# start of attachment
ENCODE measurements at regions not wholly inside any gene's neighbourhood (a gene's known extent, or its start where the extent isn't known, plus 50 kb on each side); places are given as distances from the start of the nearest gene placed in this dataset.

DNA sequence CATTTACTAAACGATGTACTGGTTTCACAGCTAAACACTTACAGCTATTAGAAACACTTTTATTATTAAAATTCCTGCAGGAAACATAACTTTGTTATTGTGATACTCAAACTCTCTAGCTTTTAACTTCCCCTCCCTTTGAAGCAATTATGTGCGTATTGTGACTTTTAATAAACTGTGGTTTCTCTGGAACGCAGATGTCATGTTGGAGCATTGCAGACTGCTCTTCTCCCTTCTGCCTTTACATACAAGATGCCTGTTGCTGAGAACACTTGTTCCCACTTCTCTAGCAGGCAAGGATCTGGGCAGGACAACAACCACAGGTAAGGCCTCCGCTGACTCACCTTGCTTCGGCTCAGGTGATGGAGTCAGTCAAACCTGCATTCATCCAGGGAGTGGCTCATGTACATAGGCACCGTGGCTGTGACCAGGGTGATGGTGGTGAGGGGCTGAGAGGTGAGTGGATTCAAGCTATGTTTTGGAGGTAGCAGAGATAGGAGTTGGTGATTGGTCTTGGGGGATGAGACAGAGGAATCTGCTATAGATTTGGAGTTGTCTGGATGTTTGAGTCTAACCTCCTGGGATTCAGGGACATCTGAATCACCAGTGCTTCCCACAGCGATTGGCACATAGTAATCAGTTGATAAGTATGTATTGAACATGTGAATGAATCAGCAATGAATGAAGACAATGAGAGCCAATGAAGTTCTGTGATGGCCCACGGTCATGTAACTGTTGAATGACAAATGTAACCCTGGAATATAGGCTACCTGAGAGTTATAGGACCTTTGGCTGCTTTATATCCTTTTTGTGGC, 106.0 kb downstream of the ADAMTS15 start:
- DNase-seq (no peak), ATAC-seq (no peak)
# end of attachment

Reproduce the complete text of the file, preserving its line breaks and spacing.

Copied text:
ENCODE measurements at regions not wholly inside any gene's neighbourhood (a gene's known extent, or its start where the extent isn't known, plus 50 kb on each side); places are given as distances from the start of the nearest gene placed in this dataset.

DNA sequence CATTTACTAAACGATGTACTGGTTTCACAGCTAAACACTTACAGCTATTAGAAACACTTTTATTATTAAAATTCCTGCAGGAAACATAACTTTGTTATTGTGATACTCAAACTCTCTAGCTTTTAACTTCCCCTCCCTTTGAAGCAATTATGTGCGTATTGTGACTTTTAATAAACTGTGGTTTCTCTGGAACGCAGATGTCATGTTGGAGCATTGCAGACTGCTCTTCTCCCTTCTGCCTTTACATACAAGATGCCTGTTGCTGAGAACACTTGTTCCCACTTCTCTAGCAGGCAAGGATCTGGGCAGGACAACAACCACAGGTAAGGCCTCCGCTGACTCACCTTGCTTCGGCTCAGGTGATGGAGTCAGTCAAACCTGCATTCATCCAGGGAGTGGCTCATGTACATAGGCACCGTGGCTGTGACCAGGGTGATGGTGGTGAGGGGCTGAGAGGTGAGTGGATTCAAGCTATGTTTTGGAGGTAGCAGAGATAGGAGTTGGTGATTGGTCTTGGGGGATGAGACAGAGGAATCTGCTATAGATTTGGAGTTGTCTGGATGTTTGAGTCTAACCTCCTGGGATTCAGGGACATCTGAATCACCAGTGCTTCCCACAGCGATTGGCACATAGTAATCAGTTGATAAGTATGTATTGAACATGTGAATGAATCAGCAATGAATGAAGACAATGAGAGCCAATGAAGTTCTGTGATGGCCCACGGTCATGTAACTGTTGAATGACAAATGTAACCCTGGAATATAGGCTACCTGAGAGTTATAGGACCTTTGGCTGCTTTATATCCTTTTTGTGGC, 106.0 kb downstream of the ADAMTS15 start:
- DNase-seq (no peak), ATAC-seq (no peak)